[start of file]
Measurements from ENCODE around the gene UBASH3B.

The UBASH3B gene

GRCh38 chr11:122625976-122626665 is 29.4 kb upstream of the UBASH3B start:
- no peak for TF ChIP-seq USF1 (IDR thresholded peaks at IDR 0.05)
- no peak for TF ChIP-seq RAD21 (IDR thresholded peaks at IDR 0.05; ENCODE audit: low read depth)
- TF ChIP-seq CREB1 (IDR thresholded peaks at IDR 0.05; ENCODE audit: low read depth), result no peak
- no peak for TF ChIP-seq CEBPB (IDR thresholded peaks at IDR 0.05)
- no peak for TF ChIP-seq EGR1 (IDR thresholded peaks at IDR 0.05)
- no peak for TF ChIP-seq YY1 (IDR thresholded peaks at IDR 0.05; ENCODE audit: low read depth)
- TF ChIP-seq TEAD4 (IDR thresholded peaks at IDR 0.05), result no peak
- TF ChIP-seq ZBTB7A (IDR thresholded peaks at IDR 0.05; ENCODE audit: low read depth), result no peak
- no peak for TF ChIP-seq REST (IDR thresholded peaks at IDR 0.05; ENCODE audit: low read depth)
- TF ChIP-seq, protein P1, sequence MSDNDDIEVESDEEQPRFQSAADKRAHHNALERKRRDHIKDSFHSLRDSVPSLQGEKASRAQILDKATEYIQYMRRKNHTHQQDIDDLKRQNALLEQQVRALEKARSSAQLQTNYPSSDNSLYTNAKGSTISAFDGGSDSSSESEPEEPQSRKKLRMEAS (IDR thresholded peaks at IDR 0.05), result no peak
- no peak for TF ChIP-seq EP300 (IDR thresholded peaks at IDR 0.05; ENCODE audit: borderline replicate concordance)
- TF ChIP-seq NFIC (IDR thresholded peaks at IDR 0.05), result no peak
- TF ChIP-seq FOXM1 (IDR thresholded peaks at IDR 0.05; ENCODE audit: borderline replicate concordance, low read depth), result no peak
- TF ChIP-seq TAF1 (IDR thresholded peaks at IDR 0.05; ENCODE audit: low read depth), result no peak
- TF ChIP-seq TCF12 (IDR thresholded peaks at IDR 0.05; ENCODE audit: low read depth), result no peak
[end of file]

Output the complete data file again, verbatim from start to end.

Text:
Measurements from ENCODE around the gene UBASH3B.

The UBASH3B gene

GRCh38 chr11:122625976-122626665 is 29.4 kb upstream of the UBASH3B start:
- no peak for TF ChIP-seq USF1 (IDR thresholded peaks at IDR 0.05)
- no peak for TF ChIP-seq RAD21 (IDR thresholded peaks at IDR 0.05; ENCODE audit: low read depth)
- TF ChIP-seq CREB1 (IDR thresholded peaks at IDR 0.05; ENCODE audit: low read depth), result no peak
- no peak for TF ChIP-seq CEBPB (IDR thresholded peaks at IDR 0.05)
- no peak for TF ChIP-seq EGR1 (IDR thresholded peaks at IDR 0.05)
- no peak for TF ChIP-seq YY1 (IDR thresholded peaks at IDR 0.05; ENCODE audit: low read depth)
- TF ChIP-seq TEAD4 (IDR thresholded peaks at IDR 0.05), result no peak
- TF ChIP-seq ZBTB7A (IDR thresholded peaks at IDR 0.05; ENCODE audit: low read depth), result no peak
- no peak for TF ChIP-seq REST (IDR thresholded peaks at IDR 0.05; ENCODE audit: low read depth)
- TF ChIP-seq, protein P1, sequence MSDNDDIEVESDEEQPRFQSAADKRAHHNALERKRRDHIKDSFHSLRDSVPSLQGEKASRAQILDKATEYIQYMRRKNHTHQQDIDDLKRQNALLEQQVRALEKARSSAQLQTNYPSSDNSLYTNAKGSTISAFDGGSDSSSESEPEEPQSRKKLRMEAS (IDR thresholded peaks at IDR 0.05), result no peak
- no peak for TF ChIP-seq EP300 (IDR thresholded peaks at IDR 0.05; ENCODE audit: borderline replicate concordance)
- TF ChIP-seq NFIC (IDR thresholded peaks at IDR 0.05), result no peak
- TF ChIP-seq FOXM1 (IDR thresholded peaks at IDR 0.05; ENCODE audit: borderline replicate concordance, low read depth), result no peak
- TF ChIP-seq TAF1 (IDR thresholded peaks at IDR 0.05; ENCODE audit: low read depth), result no peak
- TF ChIP-seq TCF12 (IDR thresholded peaks at IDR 0.05; ENCODE audit: low read depth), result no peak